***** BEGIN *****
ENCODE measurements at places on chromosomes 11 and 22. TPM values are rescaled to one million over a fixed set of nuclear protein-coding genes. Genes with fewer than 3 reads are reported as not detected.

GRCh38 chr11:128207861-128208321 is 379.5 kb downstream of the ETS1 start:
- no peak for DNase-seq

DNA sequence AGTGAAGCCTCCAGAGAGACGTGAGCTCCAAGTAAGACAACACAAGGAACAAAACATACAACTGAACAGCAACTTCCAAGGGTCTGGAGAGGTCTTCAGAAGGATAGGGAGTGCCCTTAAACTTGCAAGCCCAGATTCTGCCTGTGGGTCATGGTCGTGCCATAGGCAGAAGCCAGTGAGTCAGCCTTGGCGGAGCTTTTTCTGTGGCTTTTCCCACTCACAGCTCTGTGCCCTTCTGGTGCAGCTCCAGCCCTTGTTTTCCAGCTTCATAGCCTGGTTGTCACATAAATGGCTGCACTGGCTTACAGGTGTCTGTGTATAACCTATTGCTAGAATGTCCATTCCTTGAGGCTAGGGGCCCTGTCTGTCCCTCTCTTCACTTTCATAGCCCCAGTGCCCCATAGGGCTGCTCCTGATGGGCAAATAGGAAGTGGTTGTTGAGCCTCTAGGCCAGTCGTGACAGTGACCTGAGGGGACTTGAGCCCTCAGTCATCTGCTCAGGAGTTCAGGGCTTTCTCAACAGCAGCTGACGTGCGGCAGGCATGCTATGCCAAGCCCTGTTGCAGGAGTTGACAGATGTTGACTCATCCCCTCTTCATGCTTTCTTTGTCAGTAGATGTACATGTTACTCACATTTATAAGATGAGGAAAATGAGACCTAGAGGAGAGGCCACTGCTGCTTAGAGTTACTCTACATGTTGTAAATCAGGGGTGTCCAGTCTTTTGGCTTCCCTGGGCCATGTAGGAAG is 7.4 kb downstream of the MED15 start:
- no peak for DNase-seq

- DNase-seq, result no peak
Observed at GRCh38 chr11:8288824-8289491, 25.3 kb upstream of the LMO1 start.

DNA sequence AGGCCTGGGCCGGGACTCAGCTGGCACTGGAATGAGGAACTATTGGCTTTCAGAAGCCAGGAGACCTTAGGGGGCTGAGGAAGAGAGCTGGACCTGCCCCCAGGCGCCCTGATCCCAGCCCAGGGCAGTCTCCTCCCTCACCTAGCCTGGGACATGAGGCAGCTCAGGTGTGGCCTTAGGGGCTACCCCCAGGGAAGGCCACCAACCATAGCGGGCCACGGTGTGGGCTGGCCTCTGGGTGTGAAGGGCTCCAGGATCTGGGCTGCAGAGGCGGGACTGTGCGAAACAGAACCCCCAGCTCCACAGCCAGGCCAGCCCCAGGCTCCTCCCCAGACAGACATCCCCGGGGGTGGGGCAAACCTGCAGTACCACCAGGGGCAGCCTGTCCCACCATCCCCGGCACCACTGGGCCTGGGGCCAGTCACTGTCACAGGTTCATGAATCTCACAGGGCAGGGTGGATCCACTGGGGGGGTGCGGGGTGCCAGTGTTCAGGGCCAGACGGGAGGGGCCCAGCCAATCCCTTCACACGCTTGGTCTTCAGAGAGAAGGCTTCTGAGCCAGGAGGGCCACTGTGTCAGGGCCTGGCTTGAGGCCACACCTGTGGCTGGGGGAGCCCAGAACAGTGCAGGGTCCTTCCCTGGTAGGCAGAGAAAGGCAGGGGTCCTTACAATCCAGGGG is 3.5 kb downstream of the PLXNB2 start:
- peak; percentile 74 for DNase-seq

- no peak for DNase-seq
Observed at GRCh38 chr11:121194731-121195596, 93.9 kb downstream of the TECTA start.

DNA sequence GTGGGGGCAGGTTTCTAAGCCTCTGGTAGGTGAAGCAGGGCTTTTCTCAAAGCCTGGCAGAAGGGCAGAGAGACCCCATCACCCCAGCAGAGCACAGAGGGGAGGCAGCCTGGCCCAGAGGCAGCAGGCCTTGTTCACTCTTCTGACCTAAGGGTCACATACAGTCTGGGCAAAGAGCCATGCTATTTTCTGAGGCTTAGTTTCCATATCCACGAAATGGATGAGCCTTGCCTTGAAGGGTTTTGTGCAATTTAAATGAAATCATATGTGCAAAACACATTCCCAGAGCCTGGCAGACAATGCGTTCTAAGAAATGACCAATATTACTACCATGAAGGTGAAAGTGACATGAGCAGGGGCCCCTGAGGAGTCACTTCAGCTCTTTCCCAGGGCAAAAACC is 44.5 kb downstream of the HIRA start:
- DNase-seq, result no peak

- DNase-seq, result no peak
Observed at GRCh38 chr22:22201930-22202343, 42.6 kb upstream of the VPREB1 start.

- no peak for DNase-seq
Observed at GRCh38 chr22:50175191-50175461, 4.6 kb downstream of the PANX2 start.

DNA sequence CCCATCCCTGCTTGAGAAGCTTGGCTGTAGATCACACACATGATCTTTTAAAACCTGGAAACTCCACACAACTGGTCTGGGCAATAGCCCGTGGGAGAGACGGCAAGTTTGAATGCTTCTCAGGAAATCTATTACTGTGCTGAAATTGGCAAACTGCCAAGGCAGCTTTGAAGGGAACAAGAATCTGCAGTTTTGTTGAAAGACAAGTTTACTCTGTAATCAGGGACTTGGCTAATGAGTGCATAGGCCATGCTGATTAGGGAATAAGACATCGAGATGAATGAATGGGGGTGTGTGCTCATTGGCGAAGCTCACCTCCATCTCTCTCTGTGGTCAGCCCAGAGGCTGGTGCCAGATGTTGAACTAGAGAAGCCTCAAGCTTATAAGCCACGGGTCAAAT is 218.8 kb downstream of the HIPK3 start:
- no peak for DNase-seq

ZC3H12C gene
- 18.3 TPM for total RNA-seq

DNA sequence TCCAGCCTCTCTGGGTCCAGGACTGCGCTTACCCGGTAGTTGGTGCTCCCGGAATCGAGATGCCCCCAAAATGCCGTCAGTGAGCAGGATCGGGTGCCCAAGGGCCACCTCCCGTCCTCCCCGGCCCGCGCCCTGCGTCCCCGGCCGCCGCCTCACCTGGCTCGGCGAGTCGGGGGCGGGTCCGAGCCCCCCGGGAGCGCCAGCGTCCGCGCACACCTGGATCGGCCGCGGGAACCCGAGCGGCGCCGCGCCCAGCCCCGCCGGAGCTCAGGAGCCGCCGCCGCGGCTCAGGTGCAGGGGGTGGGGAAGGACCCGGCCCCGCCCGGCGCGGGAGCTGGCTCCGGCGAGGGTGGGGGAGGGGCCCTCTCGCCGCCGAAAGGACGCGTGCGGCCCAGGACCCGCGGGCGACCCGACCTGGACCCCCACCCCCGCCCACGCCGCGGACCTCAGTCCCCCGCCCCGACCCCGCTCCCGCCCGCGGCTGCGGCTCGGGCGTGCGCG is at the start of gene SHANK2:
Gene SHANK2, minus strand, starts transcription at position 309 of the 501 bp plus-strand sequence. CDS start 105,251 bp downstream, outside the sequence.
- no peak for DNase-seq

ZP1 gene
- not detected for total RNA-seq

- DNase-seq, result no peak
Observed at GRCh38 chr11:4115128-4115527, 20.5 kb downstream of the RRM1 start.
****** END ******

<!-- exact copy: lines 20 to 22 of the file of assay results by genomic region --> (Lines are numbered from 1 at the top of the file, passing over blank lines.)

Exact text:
ZC3H12C gene
- 18.3 TPM for total RNA-seq

DNA sequence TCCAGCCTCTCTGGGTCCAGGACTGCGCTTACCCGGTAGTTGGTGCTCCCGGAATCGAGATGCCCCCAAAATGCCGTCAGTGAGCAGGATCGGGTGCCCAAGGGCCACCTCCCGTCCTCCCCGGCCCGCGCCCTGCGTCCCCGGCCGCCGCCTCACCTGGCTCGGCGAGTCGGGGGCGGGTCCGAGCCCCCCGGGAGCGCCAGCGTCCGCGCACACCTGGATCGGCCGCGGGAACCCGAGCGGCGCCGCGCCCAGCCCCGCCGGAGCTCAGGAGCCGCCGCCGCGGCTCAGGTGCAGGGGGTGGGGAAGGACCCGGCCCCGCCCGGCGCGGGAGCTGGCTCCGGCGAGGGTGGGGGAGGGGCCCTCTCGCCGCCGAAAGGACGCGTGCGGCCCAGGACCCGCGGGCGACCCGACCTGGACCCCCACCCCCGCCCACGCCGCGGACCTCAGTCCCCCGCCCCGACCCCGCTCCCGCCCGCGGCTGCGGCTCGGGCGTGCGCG is at the start of gene SHANK2: